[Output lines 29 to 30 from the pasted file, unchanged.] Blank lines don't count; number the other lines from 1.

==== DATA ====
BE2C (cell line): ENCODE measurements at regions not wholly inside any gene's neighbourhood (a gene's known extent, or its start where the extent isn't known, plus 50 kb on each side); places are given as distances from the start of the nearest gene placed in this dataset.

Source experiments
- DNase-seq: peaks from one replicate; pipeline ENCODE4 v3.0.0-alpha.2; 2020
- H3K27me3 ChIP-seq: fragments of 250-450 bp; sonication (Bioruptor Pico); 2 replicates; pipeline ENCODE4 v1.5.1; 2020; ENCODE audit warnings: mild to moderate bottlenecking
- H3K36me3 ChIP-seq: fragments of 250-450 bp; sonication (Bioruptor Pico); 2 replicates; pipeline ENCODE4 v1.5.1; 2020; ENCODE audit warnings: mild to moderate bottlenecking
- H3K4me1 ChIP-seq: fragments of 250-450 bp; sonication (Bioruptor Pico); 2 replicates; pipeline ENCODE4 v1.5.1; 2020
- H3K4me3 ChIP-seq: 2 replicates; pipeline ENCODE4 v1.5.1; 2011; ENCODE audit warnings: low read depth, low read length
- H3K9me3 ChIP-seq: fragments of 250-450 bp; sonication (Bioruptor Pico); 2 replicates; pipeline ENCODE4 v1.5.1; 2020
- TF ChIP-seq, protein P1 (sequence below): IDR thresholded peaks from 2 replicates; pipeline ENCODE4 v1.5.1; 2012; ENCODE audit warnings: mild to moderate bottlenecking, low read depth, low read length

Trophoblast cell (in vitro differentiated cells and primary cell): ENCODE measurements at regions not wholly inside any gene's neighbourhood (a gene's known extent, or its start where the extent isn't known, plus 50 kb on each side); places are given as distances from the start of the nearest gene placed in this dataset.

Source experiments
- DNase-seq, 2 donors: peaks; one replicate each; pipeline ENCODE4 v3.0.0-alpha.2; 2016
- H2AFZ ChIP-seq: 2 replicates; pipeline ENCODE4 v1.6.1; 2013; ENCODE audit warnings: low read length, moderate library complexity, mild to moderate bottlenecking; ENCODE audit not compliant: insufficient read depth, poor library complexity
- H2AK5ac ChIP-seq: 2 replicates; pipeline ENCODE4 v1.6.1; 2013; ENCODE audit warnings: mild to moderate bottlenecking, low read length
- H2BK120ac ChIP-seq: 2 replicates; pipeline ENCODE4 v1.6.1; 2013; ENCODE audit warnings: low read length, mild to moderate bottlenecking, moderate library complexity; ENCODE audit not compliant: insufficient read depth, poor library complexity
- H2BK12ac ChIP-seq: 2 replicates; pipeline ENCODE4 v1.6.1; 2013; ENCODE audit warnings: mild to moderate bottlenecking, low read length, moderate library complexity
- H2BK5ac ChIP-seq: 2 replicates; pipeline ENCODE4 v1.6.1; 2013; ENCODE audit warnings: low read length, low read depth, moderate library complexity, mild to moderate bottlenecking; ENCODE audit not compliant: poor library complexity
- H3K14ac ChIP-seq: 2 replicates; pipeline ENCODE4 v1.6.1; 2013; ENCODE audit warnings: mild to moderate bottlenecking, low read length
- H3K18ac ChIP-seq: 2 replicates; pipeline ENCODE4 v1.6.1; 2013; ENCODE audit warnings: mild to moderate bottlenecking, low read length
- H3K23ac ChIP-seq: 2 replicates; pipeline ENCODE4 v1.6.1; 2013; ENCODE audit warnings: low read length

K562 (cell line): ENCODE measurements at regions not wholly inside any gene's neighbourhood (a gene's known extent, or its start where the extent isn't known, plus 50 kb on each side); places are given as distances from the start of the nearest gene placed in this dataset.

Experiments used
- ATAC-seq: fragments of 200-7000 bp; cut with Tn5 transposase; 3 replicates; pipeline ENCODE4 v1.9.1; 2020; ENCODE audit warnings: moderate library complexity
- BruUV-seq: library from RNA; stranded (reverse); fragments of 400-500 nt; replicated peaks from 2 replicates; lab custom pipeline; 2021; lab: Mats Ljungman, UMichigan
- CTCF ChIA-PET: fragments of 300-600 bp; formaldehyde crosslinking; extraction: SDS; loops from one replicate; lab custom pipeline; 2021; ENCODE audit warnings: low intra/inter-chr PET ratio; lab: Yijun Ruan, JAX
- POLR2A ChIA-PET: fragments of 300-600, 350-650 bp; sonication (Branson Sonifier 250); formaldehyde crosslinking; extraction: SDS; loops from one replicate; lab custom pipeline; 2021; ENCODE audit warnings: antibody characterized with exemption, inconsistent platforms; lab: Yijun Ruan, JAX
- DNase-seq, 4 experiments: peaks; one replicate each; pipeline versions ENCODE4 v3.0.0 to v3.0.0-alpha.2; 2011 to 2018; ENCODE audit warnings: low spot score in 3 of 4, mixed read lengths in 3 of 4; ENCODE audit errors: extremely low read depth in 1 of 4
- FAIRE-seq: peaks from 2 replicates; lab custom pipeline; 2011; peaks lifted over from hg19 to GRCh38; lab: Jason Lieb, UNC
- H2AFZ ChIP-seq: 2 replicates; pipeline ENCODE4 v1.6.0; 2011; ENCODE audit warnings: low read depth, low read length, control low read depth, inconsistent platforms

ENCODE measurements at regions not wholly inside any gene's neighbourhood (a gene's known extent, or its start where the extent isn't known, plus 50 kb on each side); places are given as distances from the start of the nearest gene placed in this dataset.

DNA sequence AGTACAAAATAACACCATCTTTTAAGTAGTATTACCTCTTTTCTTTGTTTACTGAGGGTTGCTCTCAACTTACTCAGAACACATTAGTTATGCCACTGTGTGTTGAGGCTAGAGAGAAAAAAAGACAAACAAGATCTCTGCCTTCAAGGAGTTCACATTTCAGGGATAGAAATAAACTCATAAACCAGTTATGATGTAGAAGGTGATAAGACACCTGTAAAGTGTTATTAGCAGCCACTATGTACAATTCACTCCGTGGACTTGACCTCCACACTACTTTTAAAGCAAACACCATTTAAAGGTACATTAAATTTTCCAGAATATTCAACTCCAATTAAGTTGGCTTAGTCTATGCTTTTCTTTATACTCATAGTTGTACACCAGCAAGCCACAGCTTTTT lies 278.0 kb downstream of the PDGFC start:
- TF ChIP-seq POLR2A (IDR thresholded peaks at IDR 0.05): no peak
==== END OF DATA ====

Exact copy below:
- H2AFZ ChIP-seq: 2 replicates; pipeline ENCODE4 v1.6.0; 2011; ENCODE audit warnings: low read depth, low read length, control low read depth, inconsistent platforms

ENCODE measurements at regions not wholly inside any gene's neighbourhood (a gene's known extent, or its start where the extent isn't known, plus 50 kb on each side); places are given as distances from the start of the nearest gene placed in this dataset.